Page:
Academic journal article Phi Delta Kappan

The Matter of Dropouts: Understanding Differences within Racial and Ethnic Groups Rather Than between Groups Is More Likely to Aid Us in Developing Policies That Can Help Us Overcome the Achievement Gap

Academic journal article Phi Delta Kappan

The Matter of Dropouts: Understanding Differences within Racial and Ethnic Groups Rather Than between Groups Is More Likely to Aid Us in Developing Policies That Can Help Us Overcome the Achievement Gap

Article excerpt

Challenging Assumptions About the Achievement Gap: Part Two

As an educational researcher, it's gratifying to wonder about some problem of practice, undertake a systematic investigation, and discover that your speculation or gut feeling about the issue proved right. This has been the case in our study of achievement gaps. Although today we are university professors with responsibilities for teaching and scholarship, other career experiences as teachers and school administrators also shaped our perspective on education. We questioned much of the research literature about the achievement gap between minority and majority students. Our personal observations and experiences with diverse populations of students told us that the achievement gap was not a matter of race or ethnicity, but rather a question of personal challenges faced by individual students. We believe that the key to policy development related to overcoming the achievement gap is more likely to be found by understanding differences within groups rather than between groups.

In our first study, reported in "Challenging Assumptions About the Achievement Gap" (Phi Delta Kappan, April 2005), we presented our findings from an examination of student achievement among black, Hispanic (or Latino), and white students (Ramirez and Carpenter 2005; Carpenter, Ramirez, and Severn 2006). That research determined that the singular definition of "achievement gap" (that is, the difference between white and minority students) misrepresents the complex and multi-layered dynamics at work in the academic achievement of black, Hispanic, and white students. Instead of the dominant and singular understanding of "the" achievement gap, we demonstrated that there are multiple gaps related to student achievement and that the more significant achievement gaps were not between groups, but within groups. We concluded that casting the achievement gap as a white/minority dichotomy was a risky misconception that potentially promotes poor policy solutions. That research was based on an analysis of data from the National Educational Longitudinal Study of 1988 (National Center for Education Statistics 2007).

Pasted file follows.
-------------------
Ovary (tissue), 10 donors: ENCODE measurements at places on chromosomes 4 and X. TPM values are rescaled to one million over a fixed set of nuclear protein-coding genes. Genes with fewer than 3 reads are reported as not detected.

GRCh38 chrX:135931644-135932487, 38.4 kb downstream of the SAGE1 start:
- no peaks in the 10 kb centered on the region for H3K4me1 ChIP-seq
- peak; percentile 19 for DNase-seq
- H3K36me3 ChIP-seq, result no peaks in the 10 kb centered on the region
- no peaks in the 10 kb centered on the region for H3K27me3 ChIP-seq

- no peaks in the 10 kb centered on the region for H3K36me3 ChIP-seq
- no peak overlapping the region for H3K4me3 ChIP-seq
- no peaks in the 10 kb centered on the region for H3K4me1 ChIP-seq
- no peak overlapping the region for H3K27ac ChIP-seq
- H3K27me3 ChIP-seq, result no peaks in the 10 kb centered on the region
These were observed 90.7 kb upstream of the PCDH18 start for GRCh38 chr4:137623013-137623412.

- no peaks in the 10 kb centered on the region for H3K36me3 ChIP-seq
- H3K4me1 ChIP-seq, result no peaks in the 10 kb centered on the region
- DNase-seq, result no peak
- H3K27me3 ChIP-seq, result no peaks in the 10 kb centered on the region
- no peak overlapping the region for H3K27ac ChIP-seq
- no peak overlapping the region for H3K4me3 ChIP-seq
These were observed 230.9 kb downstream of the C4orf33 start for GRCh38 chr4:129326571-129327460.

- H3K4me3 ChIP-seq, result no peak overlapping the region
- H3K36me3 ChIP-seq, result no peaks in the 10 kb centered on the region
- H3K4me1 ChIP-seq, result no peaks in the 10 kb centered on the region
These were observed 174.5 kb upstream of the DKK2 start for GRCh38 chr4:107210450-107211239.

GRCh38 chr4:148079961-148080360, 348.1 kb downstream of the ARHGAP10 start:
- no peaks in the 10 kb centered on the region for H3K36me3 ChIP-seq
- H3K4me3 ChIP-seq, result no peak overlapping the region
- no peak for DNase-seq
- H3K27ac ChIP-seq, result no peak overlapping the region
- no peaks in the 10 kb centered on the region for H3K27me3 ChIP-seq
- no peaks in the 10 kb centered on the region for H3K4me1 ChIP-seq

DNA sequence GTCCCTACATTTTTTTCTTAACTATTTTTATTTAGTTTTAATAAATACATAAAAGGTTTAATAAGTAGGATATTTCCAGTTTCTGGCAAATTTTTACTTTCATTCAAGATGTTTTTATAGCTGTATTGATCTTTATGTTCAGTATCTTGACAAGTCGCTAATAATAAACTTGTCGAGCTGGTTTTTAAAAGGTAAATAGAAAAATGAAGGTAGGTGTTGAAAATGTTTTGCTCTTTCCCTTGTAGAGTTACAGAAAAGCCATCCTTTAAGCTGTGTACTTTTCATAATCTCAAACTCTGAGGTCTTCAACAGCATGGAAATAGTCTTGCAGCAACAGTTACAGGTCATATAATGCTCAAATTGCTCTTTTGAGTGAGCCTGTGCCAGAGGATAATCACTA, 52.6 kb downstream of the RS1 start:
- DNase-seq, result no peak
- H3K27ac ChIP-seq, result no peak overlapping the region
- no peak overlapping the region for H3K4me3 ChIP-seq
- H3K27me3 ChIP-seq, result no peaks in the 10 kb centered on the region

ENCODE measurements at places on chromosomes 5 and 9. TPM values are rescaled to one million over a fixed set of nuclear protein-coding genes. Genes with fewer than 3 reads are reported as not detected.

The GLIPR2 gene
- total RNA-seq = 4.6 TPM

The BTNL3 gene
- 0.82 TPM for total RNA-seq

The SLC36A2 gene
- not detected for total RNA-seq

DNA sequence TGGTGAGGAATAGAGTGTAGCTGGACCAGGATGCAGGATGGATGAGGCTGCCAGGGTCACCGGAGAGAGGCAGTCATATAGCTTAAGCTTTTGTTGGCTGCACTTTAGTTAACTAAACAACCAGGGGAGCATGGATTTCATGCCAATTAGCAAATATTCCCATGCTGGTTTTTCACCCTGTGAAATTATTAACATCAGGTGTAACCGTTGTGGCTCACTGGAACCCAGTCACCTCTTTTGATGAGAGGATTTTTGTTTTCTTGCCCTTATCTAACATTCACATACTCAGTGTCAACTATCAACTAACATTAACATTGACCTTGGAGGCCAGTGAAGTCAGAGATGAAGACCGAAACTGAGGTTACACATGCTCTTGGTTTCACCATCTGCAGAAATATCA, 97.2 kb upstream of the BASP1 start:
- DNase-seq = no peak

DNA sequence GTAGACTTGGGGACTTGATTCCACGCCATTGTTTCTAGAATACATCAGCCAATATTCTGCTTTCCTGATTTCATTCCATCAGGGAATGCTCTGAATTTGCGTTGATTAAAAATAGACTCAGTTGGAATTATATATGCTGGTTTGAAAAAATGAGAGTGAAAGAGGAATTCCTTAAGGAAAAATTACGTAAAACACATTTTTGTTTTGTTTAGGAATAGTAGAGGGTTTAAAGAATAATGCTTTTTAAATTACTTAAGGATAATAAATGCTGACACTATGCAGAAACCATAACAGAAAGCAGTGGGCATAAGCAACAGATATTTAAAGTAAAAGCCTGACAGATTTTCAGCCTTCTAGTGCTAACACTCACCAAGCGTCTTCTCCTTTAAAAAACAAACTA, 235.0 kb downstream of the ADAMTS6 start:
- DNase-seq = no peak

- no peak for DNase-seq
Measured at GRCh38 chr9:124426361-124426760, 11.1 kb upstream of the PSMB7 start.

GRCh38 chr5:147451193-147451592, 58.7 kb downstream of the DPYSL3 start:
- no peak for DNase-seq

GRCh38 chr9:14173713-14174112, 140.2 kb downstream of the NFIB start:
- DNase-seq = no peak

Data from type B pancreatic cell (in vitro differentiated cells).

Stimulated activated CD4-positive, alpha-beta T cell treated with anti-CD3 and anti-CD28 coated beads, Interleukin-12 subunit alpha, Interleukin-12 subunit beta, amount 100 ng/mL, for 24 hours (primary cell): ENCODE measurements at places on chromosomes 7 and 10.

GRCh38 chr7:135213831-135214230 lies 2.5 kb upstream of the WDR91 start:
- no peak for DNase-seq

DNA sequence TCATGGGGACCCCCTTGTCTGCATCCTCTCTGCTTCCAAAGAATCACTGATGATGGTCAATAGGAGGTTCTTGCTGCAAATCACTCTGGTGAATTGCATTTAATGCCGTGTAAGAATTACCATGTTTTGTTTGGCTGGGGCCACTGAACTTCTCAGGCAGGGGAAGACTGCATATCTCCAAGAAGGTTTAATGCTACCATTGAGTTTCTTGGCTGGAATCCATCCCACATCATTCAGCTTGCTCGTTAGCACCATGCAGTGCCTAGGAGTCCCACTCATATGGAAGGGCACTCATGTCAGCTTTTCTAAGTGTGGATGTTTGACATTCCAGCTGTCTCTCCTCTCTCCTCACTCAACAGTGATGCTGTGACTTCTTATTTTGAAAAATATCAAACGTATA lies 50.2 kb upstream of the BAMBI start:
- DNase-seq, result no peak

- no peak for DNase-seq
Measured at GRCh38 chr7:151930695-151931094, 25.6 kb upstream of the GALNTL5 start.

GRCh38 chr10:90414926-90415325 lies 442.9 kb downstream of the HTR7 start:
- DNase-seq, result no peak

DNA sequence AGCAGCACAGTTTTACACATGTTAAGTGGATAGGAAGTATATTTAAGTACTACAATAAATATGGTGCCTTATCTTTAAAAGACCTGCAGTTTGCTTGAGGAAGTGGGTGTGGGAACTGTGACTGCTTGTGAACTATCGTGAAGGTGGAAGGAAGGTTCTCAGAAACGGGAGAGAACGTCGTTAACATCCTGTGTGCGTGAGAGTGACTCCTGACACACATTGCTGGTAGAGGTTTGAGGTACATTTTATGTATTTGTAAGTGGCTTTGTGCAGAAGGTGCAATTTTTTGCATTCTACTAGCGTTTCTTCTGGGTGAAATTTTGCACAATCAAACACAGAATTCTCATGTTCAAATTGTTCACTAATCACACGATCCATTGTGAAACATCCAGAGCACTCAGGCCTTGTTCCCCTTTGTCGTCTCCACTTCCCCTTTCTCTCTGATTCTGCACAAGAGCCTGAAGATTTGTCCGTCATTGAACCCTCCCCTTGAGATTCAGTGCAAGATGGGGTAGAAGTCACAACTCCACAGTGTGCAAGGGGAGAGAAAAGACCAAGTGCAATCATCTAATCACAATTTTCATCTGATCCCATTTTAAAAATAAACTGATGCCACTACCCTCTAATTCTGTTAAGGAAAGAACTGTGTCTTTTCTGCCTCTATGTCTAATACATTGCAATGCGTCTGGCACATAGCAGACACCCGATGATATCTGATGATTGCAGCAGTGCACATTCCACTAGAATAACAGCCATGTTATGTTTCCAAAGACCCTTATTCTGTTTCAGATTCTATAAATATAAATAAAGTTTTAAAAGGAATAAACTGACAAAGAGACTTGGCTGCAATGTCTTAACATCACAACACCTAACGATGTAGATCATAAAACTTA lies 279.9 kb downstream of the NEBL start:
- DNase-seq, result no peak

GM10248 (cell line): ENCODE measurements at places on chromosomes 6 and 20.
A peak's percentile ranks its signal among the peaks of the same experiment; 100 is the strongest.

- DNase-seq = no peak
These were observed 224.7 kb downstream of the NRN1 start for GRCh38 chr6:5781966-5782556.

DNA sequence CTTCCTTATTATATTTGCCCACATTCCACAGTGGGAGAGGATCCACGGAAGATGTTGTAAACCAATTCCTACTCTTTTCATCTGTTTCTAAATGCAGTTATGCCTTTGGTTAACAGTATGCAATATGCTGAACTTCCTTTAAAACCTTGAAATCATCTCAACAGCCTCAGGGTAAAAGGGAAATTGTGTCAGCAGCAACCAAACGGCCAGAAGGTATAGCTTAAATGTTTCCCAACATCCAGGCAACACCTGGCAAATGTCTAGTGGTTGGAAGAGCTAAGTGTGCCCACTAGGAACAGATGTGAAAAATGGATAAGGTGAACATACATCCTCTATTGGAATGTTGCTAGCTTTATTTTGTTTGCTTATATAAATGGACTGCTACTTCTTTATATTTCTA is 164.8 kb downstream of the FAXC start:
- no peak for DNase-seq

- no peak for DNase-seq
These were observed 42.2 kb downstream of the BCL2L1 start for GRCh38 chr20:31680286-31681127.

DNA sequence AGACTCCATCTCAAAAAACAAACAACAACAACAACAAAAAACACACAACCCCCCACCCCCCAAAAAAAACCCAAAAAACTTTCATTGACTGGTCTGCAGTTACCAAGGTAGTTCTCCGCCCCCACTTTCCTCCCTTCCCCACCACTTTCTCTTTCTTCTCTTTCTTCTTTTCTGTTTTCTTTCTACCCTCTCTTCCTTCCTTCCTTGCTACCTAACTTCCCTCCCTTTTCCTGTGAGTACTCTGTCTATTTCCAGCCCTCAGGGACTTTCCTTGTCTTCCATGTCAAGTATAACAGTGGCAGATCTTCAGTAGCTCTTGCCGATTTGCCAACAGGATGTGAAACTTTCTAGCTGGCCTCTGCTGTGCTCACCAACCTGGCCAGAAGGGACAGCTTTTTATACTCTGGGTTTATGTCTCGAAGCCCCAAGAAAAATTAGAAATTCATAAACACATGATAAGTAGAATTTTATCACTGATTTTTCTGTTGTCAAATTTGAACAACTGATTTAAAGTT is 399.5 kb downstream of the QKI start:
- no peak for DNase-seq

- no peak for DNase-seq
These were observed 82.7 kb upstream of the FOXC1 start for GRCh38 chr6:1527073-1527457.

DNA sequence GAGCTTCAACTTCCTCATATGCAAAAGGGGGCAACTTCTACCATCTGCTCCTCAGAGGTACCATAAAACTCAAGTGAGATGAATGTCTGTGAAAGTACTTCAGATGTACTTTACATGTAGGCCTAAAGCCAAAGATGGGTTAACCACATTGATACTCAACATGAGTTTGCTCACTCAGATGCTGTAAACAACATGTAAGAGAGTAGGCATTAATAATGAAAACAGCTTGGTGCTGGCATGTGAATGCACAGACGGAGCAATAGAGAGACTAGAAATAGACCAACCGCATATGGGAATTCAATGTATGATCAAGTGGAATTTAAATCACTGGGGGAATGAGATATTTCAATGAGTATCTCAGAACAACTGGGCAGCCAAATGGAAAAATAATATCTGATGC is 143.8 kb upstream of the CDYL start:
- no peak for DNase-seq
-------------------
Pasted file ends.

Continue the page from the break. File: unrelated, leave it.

We recently expanded our achievement gap research beyond the typical measure of student performance on tests to high school dropout status. Once again, we looked at data from black, Hispanic, and white student cohorts using the National Educational Longitudinal Study of 1988. As in our earlier research, we examined differences in dropout status both between and within racial/ethnic groups, paying particular attention to differences or similarities in significant predictors for each group. Moreover, we explored whether the predictor variables for the three groups in our earlier study would also predict dropout behavior in the same manner. We found that the patterns of significant predictors for dropout status were not the same as in the earlier study, and in the process we uncovered a new set of variables associated with dropping out. Yet, the new set of significant predictors for dropout status did demonstrate some consistency with our earlier research. We found certain common patterns among white and Hispanic students, but we found no statistically significant differences in dropout status based on race/ethnicity. Thus, once again we found that within-group differences may be more significant than between-group differences (Carpenter and Ramirez 2007).

WHAT WE RESEARCHED

The overall thrust of our research has been to challenge the conventional wisdom about the achievement gap, which is typically characterized as a difference in learning between white and minority students. In our first study of achievement gaps, we looked at academic achievement and found not one but many gaps, and the most significant of these gaps existed within the racial and ethnic groups themselves. That study tested a large index of predictor variables for each racial/ethnic group and identified these as the most significant:

* Socioeconomic status (for all three groups);

* Participation in an English language acquisition program (for all three groups);

* Time spent on homework (for black and white students);

* Number of units of algebra taken (for Hispanic and white students); and

* Level of parent involvement (for all three groups). …

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